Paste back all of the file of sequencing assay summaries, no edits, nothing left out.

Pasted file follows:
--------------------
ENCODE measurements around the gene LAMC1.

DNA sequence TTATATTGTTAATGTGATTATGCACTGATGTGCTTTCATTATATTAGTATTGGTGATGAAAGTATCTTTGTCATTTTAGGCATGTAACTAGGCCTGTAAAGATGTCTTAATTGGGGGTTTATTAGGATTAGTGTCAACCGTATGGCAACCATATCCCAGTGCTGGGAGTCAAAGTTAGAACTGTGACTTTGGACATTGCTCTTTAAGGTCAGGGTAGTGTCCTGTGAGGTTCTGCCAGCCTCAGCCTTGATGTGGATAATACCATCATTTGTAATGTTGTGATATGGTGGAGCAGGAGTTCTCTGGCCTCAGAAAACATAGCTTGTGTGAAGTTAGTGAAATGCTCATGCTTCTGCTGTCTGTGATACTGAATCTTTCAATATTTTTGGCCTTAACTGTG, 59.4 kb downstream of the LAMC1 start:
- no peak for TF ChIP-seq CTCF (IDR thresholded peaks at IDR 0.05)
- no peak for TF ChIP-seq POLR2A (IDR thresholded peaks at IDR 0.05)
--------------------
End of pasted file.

ENCODE measurements around the gene LAMC1.

DNA sequence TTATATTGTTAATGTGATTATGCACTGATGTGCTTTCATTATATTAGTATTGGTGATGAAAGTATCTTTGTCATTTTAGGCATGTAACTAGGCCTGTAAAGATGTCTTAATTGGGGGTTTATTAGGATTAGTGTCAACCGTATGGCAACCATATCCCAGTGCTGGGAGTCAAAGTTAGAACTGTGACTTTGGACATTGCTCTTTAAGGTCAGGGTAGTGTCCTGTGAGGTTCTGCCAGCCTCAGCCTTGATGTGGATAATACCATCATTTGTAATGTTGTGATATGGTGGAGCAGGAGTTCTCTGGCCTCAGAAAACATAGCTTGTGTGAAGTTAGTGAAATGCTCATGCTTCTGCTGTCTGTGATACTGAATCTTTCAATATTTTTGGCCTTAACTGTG, 59.4 kb downstream of the LAMC1 start:
- no peak for TF ChIP-seq CTCF (IDR thresholded peaks at IDR 0.05)
- no peak for TF ChIP-seq POLR2A (IDR thresholded peaks at IDR 0.05)